Archive for the ‘Ethics in Medicine’ Category

BMS, the original stent technology with meticulous metallurgy and design has been silently replaced by the drug eluting stent (DES) for over a decade. DES was introduced to bail out BMS from perceived high rates of  restenosis . It was a fundamental flaw, we failed to give due  weightage to the multiple variables like  operator expertise, lesion morphology, patient factors that determined the restenosis  rate .

There was never a single study done in large scale that compared a well deployed BMS with a poorly deployed BMS/ DES in terms of restenosis rate.This would have clearly quantified the technical component in the  restenosis rate that brought  pseduo -bad name for BMS in early days.

Without applying mind, wrong questions were asked and tested. No body could refute a “novel concept” , when some big names in industry  suggested  we must involve an anti cancer drug to prevent cell growth and neo-vascularisation  and hence restenosis. But , in reality  the technology of DES essentially complicated the metal behavior by adding a drug and drug adhesive agent(Polymer)  to the otherwise inert metal. Further , the , metallurgy  engineers had to restart / reduplicate from the scratch since we had  already well developed stent technology for BMS . The manipulation was  to add a drug to the metal.

The  irony of DES lies in the fact it Intentionally allowed to interfere /damage the endothelial healing and make the extended anti-platelet mandatory.  Still , DES was able to rule the world backed up by hyped data  with   bloated  reduction in restenosis rate. (Now we realise  the true benefits of DES  are nil  or at best marginal or even harmful in certain subsets of ACS .Read NORSTENT Trial linked below  )

Yes DES has a concern , but its not the drug you know !, 

Off late , since the polymer was  assumed as  culprit, variety of new generation stents with disposable /Non durable /Zero poylmer were developed. Still, polymer could not be proven as true culprit , some have started blaming  the drug again. Recently, It led to one famed DES based on Paclitaxel (which has a pride of place in the Land mark SYNTAX  study ) exited the human domain  with disgrace . (I wonder can  we conclude then SYNTAX study is also become invalid !)

This study done with over 9000 patients  concluded  like this  . . .

The DES industry was (is) so powerful it could easily shrug  the challenge of truth that came out briefly  in early 2000s when DES got hit with increased  acute complications.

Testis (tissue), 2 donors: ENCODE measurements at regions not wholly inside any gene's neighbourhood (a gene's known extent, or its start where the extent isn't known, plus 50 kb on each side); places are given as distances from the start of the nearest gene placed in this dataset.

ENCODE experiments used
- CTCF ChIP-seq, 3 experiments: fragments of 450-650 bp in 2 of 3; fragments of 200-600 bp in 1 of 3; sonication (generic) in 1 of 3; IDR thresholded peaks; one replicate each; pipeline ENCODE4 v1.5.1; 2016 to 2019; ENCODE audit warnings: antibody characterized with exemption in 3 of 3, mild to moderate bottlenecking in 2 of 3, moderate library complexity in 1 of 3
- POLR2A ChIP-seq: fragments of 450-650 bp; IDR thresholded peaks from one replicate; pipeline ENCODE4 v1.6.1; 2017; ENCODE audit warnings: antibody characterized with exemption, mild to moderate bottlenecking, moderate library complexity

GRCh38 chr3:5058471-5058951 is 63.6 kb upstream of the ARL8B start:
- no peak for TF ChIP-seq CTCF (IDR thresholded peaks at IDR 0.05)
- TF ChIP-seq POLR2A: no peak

Now, in 2016 NORSTENT study again showed us BMS is as good as DES in all walks of CAD.  Let us see what happens , still  its very unlikely mature cardiologists do not trust BMS.

*I have a belief  (Paranoid or not time will tell !) one of the reasons  DES are strongly promoted  is to sustain DAPT market alive and kicking for a long haul !

Scenerio  in India is frightening.

While the developed countries have DES usage rate around 65 % , India leads the world with DES constituting 95% (NIC registry 2017) of all deployed stents.What a way for a poor country  to  tackle CAD , which doesn’t even have prompt prehospital Aspirin for  bulk of their ACS patients, ready to waste  its resources in DES.

India , a country Infested with an unregulated health industry  became the perfect battle  ground for abusing the stents. With direct collusion with the large hospital managements the issue got exploded recently  .The Govt was compelled to come out with urgent restrictions and price control  in the use of stents.

Funny world this. World’s richest economies  are worried about the cost and want to phase out inappropriate therapy whenever possible, its absolute arrogance most of us feel shamed to keep BMS in their cathlab.

Final message

A  good metal based flexible ,trackable , thin struted  BMS should be the default choice for coronary stenting .( We used have one , now it vanished !)It avoids unnecessary prolonged DAPT .Most importantly one BMS costs 25 % of the cost of DES   . . . think of 4 critical proximal LAD lesions of a poor man can be fixed at the cost of one DES , that’s  definite way forward. Govt of India can pass another regulation in this regard. If you think  NORSTENT is NONSENSE  let us atleaset  insist for a large scale Indian  study for BMS /DES and  Cardiological society of India has much work to do !

Future for BMS  . . . looks bright !

While the  superiority  of DES is being increasingly questioned , the concept of surface modified BMS is being tested .This I believe is a face saving way to bring back the BMS in lieu of DES. There is a distinct  possibility of many of the new generation  DES going the BVS way in the near future.


1.Hassan AK1, Bergheanu SC, Stijnen T, van der Hoeven .J Late stent malapposition risk is higher after drug-eluting stent compared with bare-metal stent implantation and associates with late stent thrombosis.Eur Heart 2010 May;31(10):1172-80. 

2.Zhang K1, Liu T, Li JA, Chen JY, Wang J,   Surface modification of implanted cardiovascular metal stents: from antithrombosis and antirestenosis to endothelialization.J Biomed Mater Res A. 2014 Feb;102(2):588-609.

3. https://www.pcronline.com/eurointervention/114th_issue/volume-12/number-17/350/ultra-hydrophilic-stent-platforms-promote-early-vascular-healing-and-minimise-late-tissue-response-a-potential-alternative-to-second-generation-drug-eluting-stents.

4.Drug-Eluting or Bare-Metal Stents for Coronary Artery Disease NORSTENT Investigators N Engl J Med 2016; 375:1242-1252

Post-ample : Only For non believers  ( who think this article is near rubbish )